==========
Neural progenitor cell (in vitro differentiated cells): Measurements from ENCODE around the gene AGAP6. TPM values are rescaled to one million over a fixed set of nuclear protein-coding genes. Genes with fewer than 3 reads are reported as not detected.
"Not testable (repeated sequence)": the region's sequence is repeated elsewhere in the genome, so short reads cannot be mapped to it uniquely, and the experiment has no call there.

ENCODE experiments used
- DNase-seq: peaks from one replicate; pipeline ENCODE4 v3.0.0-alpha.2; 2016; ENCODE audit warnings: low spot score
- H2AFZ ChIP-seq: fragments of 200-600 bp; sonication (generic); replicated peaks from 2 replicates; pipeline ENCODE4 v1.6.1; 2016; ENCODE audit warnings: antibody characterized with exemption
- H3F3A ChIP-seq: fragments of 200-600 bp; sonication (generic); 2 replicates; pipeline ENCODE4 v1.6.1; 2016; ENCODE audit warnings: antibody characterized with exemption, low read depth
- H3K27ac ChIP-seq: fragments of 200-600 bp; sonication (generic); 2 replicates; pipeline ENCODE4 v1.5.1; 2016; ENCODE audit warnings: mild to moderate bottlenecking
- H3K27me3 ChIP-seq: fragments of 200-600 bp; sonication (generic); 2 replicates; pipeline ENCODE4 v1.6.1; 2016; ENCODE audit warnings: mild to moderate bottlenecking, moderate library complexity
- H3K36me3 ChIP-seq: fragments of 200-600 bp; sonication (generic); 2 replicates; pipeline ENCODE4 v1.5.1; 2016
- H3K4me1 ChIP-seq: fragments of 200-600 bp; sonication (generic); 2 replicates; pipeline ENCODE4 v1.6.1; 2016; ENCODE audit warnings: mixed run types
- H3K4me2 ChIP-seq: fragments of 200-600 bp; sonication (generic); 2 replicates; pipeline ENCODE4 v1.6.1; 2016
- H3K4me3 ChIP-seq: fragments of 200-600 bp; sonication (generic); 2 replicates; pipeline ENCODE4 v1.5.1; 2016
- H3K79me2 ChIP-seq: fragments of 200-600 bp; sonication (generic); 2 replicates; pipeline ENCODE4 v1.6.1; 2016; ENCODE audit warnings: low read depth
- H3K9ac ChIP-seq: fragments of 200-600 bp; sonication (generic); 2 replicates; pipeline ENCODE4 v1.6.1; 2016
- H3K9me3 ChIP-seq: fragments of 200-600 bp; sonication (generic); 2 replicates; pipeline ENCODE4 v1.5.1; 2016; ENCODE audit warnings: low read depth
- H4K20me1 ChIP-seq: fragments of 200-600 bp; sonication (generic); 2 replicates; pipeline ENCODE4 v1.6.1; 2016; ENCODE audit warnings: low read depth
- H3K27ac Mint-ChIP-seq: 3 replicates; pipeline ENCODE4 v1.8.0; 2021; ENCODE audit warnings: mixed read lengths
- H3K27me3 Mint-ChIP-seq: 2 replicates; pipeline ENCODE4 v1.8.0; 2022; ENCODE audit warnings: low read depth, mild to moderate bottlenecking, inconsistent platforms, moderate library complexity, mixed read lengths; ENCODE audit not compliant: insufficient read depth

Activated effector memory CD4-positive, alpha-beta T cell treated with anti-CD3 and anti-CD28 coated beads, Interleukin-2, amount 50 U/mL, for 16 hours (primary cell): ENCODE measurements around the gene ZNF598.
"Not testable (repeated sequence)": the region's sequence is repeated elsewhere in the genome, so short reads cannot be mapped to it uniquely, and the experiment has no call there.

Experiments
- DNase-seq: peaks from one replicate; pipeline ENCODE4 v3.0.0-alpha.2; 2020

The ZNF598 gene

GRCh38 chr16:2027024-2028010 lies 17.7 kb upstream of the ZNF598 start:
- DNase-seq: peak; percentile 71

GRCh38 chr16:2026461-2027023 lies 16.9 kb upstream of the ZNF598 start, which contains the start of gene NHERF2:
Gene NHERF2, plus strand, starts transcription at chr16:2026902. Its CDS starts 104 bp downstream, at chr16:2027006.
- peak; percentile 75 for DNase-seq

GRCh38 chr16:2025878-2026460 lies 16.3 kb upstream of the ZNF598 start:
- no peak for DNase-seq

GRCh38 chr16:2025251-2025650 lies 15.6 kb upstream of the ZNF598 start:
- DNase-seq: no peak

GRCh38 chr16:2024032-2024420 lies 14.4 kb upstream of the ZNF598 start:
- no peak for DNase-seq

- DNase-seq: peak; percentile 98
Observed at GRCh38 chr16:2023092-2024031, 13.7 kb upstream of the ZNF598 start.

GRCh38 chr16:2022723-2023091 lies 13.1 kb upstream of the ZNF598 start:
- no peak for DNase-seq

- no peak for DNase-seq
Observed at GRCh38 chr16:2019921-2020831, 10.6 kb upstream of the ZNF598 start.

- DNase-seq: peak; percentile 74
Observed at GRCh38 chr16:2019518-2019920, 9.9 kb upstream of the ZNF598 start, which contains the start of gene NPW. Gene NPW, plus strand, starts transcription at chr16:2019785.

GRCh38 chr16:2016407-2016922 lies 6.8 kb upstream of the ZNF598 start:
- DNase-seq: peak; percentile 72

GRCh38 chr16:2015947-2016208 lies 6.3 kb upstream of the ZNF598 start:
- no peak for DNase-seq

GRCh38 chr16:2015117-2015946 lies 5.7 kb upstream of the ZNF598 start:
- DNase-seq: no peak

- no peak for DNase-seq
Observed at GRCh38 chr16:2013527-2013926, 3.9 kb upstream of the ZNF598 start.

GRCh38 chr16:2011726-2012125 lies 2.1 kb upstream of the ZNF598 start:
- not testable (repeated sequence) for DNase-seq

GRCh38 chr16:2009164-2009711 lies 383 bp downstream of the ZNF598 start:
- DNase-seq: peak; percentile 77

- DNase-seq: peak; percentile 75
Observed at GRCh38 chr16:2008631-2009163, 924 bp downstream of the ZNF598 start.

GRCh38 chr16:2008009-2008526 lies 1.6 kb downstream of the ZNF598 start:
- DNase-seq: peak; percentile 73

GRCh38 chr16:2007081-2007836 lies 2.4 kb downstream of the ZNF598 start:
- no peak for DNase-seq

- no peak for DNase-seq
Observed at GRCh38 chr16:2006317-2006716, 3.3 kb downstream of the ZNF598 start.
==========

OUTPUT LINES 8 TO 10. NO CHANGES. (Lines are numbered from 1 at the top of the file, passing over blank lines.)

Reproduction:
- H3K27me3 ChIP-seq: fragments of 200-600 bp; sonication (generic); 2 replicates; pipeline ENCODE4 v1.6.1; 2016; ENCODE audit warnings: mild to moderate bottlenecking, moderate library complexity
- H3K36me3 ChIP-seq: fragments of 200-600 bp; sonication (generic); 2 replicates; pipeline ENCODE4 v1.5.1; 2016
- H3K4me1 ChIP-seq: fragments of 200-600 bp; sonication (generic); 2 replicates; pipeline ENCODE4 v1.6.1; 2016; ENCODE audit warnings: mixed run types